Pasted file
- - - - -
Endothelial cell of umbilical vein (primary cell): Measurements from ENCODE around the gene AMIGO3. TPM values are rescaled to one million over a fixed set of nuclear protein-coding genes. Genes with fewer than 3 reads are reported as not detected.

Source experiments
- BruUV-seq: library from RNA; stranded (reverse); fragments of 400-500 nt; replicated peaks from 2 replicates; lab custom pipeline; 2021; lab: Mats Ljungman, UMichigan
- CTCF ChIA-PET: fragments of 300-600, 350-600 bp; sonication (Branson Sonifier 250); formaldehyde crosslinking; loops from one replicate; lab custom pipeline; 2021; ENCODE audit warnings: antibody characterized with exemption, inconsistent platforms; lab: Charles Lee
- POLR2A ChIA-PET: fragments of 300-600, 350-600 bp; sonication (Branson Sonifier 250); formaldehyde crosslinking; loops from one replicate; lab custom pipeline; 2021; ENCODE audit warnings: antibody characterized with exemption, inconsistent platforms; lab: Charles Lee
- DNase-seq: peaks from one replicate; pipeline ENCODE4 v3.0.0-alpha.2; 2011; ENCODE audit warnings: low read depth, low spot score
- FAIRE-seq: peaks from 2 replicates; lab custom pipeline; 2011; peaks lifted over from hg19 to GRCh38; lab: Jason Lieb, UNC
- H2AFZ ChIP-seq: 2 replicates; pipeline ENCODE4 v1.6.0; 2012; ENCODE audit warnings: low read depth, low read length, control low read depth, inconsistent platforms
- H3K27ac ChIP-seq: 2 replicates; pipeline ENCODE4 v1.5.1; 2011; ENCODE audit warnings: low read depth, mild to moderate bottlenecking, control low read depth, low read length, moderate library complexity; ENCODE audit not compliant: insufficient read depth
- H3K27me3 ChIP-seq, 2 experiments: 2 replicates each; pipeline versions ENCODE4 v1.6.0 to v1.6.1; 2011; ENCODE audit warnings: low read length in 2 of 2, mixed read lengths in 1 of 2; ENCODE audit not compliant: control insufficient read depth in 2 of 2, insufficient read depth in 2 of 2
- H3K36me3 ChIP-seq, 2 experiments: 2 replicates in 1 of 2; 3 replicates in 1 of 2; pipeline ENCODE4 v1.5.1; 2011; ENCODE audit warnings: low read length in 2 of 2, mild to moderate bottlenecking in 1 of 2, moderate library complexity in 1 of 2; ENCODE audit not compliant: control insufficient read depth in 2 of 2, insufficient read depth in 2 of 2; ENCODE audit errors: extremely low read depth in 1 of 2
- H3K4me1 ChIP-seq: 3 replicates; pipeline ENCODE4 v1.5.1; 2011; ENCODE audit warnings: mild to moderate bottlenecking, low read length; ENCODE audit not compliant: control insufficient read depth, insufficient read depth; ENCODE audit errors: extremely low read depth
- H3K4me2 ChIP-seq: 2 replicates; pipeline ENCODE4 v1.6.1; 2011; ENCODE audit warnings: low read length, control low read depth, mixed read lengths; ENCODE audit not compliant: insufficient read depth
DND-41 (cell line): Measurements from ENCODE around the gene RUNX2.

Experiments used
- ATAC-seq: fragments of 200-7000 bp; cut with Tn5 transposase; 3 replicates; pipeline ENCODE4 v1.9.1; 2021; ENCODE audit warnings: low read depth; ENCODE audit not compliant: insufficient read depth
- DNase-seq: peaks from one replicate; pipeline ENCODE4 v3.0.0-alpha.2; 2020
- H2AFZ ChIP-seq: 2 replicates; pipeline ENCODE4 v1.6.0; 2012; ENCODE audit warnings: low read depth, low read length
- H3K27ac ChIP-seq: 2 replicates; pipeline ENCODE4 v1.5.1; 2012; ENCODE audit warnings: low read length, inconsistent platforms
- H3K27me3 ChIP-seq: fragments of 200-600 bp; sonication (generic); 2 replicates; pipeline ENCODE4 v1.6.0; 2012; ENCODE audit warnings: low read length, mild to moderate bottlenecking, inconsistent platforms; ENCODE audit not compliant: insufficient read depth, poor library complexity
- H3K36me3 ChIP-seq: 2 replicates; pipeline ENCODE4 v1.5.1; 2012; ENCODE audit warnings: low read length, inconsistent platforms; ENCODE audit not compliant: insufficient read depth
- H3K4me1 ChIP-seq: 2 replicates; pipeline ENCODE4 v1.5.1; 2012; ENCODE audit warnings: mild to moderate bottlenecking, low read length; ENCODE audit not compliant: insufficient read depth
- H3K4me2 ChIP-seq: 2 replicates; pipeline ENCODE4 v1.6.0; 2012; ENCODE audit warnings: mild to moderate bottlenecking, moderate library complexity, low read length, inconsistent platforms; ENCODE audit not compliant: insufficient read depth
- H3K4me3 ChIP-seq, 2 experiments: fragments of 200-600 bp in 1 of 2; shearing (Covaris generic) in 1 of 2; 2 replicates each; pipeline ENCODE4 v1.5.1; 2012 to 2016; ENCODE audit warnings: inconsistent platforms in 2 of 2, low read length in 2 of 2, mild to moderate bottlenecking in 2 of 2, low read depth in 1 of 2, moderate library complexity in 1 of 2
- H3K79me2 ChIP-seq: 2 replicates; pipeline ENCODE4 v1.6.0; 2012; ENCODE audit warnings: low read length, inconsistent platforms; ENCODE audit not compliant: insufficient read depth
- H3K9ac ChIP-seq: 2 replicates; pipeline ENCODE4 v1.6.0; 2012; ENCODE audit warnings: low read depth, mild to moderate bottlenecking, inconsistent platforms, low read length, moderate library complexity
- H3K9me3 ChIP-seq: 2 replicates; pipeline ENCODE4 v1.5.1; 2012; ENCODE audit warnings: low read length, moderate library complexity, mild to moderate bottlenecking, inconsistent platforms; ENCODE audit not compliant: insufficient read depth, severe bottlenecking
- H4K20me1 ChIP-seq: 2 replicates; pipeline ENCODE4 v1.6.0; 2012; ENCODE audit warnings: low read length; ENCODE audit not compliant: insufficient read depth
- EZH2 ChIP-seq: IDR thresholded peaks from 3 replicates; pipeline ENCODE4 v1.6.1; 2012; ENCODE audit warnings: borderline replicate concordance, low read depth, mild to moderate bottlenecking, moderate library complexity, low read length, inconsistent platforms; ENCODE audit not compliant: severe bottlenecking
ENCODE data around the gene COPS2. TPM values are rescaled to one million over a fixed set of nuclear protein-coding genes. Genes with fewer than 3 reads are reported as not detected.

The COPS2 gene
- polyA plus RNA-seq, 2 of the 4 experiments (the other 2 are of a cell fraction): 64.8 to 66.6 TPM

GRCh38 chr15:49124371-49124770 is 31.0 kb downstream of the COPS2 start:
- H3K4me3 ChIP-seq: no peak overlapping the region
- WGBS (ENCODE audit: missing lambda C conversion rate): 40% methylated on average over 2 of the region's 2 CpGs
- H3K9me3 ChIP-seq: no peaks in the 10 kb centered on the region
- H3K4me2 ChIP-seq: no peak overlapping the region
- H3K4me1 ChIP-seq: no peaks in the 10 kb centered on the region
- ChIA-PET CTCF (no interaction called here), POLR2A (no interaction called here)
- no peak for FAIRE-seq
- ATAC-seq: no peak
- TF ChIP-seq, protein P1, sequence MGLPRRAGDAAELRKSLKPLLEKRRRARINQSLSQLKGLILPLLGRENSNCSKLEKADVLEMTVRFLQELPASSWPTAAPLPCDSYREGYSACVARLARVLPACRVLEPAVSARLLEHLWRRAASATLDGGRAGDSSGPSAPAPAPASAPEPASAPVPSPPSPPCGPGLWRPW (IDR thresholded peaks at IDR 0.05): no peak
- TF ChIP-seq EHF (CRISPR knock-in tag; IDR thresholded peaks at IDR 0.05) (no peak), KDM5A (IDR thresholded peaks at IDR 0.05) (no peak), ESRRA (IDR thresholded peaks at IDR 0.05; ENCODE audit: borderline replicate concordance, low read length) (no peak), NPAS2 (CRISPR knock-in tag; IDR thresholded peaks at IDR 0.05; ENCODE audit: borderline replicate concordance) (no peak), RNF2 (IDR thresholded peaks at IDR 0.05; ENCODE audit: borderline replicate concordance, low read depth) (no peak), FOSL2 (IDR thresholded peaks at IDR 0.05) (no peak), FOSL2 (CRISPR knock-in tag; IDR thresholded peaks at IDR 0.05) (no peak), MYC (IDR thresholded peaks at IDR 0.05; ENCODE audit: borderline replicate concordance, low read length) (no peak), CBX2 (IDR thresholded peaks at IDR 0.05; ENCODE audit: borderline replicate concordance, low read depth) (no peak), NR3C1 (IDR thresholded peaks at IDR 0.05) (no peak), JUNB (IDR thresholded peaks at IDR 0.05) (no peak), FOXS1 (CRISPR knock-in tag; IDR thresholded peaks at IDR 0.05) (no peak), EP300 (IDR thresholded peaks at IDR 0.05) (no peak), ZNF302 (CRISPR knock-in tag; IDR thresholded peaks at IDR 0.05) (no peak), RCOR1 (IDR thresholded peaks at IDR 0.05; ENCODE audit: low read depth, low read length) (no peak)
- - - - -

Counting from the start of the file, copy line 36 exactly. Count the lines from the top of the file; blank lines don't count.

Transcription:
- H3K9me3 ChIP-seq: no peaks in the 10 kb centered on the region